Since Wang’s government only held authority over territories under Japanese military occupation, there was a limited amount that officials loyal to Wang could do to ease the suffering of Chinese under Japanese occupation. Wang himself became a focal point of anti-Japanese resistance, and was demonized and branded as an “arch-traitor” in both KMT and Communist propaganda. Wang and his government were deeply unpopular with the Chinese populace, who regarded them as traitors to both the Chinese state and Han Chinese identity. [Frederic Wakeman, Jr. “Hanjian (Traitor) Collaboration and Retribution in Wartime Shanghai.” In Wen-hsin Yeh, ed. Becoming Chinese: Passages to Modernity and Beyond. (Berkeley: University of California Press, 2000), 322.] Furthermore, Wang’s rule was constantly undermined by resistance and sabotage.

Post-War assessment and legacy

For his role in the Pacific War, Wang has been considered a traitor by most post-World War II Chinese historians in both Taiwan and Mainland China. The Mainland’s Communist government despised Wang not only for his collaboration but also for his anti-Communism, while the KMT downplayed his anti-Communism and emphasized his collaboration and betrayal of Chiang Kai-Shek. The Communists also used his KMT ties to demonstrate what they saw as the duplicitous, treasonous nature of the Kuomintang. Both sides downplayed his association with Sun Yat-Sen because of his eventual collaboration. [Wang Ke-Wan, “Irreversible Verdict? Historical Assessments of Wang Jingwei in the People’s Republic and Taiwan.” Twentieth Century China. Vol. 28, No. 1. (November 2003), 59.]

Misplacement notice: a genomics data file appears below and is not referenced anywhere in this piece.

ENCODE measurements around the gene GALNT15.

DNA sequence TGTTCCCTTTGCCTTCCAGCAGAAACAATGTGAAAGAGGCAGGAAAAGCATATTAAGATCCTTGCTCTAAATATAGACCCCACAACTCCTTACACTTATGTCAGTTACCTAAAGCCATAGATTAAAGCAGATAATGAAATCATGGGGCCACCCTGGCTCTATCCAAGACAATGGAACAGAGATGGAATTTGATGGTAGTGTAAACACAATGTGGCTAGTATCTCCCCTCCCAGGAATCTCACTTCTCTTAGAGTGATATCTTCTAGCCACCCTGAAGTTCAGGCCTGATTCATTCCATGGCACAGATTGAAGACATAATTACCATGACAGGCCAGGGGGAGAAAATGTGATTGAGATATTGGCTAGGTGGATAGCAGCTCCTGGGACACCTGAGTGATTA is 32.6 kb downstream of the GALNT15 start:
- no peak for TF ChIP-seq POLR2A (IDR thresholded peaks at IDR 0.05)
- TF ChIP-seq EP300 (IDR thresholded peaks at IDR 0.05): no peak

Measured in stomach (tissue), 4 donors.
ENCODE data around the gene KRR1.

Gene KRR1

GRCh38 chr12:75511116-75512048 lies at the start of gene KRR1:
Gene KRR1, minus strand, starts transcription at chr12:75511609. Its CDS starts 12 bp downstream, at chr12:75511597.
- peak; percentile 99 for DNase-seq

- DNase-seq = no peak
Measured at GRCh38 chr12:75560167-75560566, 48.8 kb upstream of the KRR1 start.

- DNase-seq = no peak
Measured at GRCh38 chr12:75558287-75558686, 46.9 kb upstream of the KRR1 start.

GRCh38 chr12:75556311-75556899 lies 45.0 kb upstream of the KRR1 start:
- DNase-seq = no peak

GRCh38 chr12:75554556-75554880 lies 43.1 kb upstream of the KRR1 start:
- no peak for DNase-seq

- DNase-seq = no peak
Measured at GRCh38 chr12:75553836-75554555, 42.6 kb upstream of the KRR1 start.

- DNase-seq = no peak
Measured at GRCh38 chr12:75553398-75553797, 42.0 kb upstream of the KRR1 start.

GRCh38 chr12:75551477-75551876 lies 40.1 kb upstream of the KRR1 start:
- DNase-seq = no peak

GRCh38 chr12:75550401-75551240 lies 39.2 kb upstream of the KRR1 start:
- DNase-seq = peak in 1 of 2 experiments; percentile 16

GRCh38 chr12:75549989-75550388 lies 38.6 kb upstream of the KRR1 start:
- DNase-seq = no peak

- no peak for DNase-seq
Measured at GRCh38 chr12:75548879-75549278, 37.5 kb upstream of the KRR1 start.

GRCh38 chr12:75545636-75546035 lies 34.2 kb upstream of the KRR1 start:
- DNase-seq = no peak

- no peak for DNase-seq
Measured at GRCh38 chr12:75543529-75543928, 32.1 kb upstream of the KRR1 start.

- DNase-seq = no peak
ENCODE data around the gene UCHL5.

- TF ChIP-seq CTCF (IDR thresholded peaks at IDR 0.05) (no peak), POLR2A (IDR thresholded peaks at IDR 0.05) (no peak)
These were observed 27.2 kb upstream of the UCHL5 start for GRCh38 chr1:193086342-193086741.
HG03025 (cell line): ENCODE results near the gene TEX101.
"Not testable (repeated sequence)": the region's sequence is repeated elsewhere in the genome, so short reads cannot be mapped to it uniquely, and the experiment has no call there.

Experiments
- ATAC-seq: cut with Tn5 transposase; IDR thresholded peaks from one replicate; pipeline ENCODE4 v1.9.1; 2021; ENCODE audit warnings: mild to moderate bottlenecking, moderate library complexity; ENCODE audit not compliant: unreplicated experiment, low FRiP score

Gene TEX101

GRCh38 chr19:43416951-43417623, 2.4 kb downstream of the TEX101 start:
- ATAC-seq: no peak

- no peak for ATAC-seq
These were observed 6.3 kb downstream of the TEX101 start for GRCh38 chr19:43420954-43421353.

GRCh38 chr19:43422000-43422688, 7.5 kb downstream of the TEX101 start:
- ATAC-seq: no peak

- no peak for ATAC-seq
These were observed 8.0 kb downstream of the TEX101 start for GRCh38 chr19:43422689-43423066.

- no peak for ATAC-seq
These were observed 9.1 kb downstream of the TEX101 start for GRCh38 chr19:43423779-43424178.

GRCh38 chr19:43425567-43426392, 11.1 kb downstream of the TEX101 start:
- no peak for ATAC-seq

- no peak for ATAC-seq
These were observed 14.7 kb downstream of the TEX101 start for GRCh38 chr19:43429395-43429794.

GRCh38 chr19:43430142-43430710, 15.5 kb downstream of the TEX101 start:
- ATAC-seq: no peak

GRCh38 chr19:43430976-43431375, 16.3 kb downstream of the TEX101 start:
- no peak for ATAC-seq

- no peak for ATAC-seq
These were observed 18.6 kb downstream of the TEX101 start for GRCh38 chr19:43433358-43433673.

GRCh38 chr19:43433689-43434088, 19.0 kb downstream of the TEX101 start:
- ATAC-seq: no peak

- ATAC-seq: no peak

However, some took a different view and regard his collaboration with the Japanese as a good faith attempt to salvage China from foreign imperialism. That reasoning was rejected by both the Kuomintang and the Communists. The Kuomintang government tried other major collaborators for treason after the war. The Communist government further retaliated, executing many lower-level officials from Wang's government.


Further reading

* David P. Barrett and Larry N. Shyu, eds.; "Chinese Collaboration with Japan, 1932–1945: The Limits of Accommodation" Stanford University Press 2001.
* Gerald Bunker, "The Peace Conspiracy; Wang Ching-wei and the China war, 1937-1941 " Harvard University Press, 1972.
* James C. Hsiung and Steven I. Levine, eds. "China's Bitter Victory: The War with Japan, 1937–1945" M. E. Sharpe, 1992.
* Ch'i Hsi-sheng, "Nationalist China at War: Military Defeats and Political Collapse, 1937–1945" University of Michigan Press, 1982.

See also

* Wang Jingwei Government
* Second Sino-Japanese War
* Kuomintang
* History of the Republic of China
* Vichy France

External links

* Japan's Asian Axis Allies — [ Chinese National Government of Nanking]